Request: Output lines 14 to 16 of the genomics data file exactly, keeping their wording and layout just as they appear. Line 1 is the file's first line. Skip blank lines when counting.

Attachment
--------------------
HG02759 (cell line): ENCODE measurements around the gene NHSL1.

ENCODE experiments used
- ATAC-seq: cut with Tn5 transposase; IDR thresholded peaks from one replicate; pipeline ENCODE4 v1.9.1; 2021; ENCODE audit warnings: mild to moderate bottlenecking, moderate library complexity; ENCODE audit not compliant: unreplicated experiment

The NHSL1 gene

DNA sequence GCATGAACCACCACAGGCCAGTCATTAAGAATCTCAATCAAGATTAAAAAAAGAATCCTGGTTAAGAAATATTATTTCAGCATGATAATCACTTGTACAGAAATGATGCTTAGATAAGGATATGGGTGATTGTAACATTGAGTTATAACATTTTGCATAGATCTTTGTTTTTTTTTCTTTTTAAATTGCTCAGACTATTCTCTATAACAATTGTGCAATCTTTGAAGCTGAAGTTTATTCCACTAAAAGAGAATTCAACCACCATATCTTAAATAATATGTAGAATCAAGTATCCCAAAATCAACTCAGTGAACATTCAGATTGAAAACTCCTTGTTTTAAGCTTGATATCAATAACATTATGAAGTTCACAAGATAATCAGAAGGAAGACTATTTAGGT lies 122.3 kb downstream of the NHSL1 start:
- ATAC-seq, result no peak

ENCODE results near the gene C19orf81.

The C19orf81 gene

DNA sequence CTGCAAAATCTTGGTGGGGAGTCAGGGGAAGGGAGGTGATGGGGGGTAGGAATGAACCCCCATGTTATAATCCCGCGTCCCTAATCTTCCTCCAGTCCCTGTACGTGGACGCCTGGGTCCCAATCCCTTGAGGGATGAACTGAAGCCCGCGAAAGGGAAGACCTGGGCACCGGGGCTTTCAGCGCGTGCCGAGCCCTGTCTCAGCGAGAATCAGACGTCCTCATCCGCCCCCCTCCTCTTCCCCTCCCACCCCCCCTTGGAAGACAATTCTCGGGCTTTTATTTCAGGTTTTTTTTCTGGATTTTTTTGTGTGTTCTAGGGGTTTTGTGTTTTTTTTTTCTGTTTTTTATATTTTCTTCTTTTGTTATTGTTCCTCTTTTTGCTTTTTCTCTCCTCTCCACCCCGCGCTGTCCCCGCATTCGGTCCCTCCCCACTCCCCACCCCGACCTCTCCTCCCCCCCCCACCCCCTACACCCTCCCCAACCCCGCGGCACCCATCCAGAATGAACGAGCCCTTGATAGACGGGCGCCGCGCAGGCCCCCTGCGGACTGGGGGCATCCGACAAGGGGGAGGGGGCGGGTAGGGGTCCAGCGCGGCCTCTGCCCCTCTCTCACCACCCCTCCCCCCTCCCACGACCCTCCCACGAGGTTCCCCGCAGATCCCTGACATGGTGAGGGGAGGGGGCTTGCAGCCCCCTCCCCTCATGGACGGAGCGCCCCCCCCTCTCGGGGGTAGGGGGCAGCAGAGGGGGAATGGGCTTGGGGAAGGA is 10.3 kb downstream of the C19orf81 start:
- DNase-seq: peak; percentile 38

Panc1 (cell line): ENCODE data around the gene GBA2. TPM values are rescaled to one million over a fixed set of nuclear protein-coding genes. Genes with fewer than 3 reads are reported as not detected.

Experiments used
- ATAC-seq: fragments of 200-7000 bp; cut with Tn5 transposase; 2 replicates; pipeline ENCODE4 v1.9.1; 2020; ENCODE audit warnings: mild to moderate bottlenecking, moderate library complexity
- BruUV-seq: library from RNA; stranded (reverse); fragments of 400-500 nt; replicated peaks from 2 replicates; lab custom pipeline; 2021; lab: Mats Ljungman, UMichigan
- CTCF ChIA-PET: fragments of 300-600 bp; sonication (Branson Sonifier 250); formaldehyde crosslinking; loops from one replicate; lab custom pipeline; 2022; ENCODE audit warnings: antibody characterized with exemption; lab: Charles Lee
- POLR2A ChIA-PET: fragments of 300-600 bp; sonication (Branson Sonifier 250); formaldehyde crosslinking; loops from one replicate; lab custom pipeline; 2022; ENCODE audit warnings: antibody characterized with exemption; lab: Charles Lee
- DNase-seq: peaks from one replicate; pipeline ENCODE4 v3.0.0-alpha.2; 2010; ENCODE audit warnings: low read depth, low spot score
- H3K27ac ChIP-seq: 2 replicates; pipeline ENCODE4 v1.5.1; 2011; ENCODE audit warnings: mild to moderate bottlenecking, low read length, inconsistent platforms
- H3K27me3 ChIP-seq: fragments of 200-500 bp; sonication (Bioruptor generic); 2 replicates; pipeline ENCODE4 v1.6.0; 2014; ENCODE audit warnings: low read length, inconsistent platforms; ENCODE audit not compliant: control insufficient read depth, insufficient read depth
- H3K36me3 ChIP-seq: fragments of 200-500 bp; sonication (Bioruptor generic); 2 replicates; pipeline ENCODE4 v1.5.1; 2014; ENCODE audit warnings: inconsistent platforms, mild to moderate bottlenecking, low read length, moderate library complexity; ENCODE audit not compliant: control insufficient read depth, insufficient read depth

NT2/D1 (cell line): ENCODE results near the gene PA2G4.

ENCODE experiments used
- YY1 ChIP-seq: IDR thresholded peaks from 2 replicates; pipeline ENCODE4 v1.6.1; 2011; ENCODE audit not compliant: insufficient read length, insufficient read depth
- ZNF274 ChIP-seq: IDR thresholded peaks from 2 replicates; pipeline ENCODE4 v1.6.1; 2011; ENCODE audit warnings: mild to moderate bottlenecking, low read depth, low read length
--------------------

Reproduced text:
- BruUV-seq: library from RNA; stranded (reverse); fragments of 400-500 nt; replicated peaks from 2 replicates; lab custom pipeline; 2021; lab: Mats Ljungman, UMichigan
- CTCF ChIA-PET: fragments of 300-600 bp; sonication (Branson Sonifier 250); formaldehyde crosslinking; loops from one replicate; lab custom pipeline; 2022; ENCODE audit warnings: antibody characterized with exemption; lab: Charles Lee
- POLR2A ChIA-PET: fragments of 300-600 bp; sonication (Branson Sonifier 250); formaldehyde crosslinking; loops from one replicate; lab custom pipeline; 2022; ENCODE audit warnings: antibody characterized with exemption; lab: Charles Lee